Freedom of press in China. A lot of it is controlled, and what you may read is potentially biased.
Forced confessions, torture and false testimonies; common in the Chinese press. A lot of what the Chinese population reads, is controlled. The situation has gotten so out of hand; The International Federation of Journalists started a program in 2008 to monitor the violation of media rights. IFJ said: “the situation has steadily grown worse since Xi Jinping became President of China in 2013”.
An example of this would be of the recent story of Peter Jesper Dahlin, a Swedish rights activist who ‘confessed’ on China TV. He apparently confessed to have “worked for an illegal organization that sponsored activities that jeopardized China’s national security”. Family and friends have ruled out this confession as false, ridiculous and absurd. Followers of him claim that he was forced to do so, or that it was scripted. Dave Crewhorn, a supporter of free speech said “This confession is completely false and I think he was tortured by the Chinese government.”
However some argue that he is a threat. In the interview, he said he worked with Su Chanlan, a women’s rights activist and Xing Qinxian, activist, and lawyer, Wang Quanzhang. Rachel Tong, expert in education said “Don’t be absurd! No torture was involved, there’s no way the Chinese government would allow it.”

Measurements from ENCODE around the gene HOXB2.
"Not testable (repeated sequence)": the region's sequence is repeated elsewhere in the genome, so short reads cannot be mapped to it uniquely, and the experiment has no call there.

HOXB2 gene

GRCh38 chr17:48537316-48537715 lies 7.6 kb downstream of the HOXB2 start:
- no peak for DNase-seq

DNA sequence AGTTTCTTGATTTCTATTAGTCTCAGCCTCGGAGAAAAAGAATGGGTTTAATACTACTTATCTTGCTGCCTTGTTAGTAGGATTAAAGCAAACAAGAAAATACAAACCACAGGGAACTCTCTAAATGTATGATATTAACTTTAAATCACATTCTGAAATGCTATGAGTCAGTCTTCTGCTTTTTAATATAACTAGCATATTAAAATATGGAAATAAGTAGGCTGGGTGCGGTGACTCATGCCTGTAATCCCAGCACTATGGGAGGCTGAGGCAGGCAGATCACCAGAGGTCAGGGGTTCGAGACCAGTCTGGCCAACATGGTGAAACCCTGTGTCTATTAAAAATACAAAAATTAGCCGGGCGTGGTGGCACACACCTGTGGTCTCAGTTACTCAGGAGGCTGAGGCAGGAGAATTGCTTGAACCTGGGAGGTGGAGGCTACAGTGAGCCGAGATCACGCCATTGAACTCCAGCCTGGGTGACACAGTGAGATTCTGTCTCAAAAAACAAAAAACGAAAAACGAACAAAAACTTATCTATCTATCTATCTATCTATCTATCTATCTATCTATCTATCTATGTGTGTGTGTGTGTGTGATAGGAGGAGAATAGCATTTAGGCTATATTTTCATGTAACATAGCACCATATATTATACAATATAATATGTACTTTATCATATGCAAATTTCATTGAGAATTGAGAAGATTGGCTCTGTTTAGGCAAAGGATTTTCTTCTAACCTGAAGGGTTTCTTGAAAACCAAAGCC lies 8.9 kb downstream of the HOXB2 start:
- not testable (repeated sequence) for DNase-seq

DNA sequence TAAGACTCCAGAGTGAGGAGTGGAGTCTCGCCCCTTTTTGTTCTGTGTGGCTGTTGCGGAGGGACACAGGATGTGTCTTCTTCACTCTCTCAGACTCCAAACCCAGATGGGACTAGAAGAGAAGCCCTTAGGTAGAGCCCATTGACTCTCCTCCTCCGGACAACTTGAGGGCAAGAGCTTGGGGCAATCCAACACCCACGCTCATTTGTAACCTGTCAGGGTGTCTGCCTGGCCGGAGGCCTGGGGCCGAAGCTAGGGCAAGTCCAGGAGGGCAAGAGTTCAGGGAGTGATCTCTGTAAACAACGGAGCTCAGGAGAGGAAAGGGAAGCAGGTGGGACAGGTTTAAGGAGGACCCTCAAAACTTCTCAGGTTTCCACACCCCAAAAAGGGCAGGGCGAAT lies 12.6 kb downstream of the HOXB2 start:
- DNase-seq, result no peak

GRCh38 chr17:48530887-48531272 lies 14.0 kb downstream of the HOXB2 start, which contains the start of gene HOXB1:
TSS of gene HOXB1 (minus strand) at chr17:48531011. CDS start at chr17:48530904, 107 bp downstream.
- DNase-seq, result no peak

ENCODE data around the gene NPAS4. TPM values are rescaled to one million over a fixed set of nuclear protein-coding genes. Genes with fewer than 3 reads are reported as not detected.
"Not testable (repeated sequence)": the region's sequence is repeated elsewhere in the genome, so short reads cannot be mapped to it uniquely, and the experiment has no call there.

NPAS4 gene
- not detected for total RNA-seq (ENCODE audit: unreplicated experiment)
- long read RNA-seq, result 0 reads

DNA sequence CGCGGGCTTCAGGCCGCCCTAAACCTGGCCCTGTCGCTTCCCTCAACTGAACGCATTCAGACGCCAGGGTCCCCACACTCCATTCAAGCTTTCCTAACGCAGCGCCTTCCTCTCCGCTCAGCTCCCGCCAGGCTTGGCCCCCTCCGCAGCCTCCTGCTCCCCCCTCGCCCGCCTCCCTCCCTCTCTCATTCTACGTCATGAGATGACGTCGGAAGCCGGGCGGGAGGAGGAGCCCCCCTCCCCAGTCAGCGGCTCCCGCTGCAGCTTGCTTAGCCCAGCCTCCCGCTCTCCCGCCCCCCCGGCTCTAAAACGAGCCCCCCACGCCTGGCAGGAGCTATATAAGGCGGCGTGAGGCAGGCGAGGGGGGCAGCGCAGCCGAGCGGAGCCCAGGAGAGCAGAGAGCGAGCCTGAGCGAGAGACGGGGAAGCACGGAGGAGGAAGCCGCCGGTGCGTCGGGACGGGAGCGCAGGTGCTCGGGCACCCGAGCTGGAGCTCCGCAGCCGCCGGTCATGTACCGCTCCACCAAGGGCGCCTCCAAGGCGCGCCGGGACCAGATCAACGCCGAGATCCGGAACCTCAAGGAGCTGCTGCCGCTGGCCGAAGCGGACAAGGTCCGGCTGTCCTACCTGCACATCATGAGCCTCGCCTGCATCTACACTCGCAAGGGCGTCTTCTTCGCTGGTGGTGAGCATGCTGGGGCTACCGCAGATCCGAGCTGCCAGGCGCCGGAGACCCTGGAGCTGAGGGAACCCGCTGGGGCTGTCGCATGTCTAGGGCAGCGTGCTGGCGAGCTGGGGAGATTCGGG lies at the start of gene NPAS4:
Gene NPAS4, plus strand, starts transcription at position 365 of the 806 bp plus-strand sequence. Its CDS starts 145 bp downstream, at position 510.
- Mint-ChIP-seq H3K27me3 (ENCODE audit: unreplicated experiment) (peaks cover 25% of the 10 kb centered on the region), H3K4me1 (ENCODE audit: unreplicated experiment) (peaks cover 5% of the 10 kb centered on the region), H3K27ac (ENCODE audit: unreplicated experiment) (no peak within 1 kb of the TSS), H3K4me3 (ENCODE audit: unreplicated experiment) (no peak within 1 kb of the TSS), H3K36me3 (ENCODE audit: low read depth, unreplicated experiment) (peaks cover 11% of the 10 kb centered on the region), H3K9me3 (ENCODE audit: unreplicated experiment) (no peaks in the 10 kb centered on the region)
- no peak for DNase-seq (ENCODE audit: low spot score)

The idea of torture is not probable, but it’s not out of the question. An independent journalist called Gao Yu, made a confession after police threatened to prosecute her son. The IFJ said that her case was a landmark showing how the authorities, on one hand, chant that China is a country governed by the rule of law, while, on the other hand, law enforcement officers violate proper legal procedures.
“China’s a very complex country and its legal system is closely bound up in its history . There are lots of issues still in what is considered acceptable and this obviously has major implications for its legal systems. Many of the things we may not consider a crime can be viewed very differently for different cultures.” This was said by Henry Wright, an expert in cultural affairs.
For many, the idea of torture sickens them, but in China, it is a technique to get a confession. Yet, we don’t know how fair the Chinese newspapers are being. The way the government manipulates the press means we won’t get a fair argument. The sources they use are very biased and we don’t know who to trust. Journalists get arrested for writing the truth. Is this how journalists want to be seen as?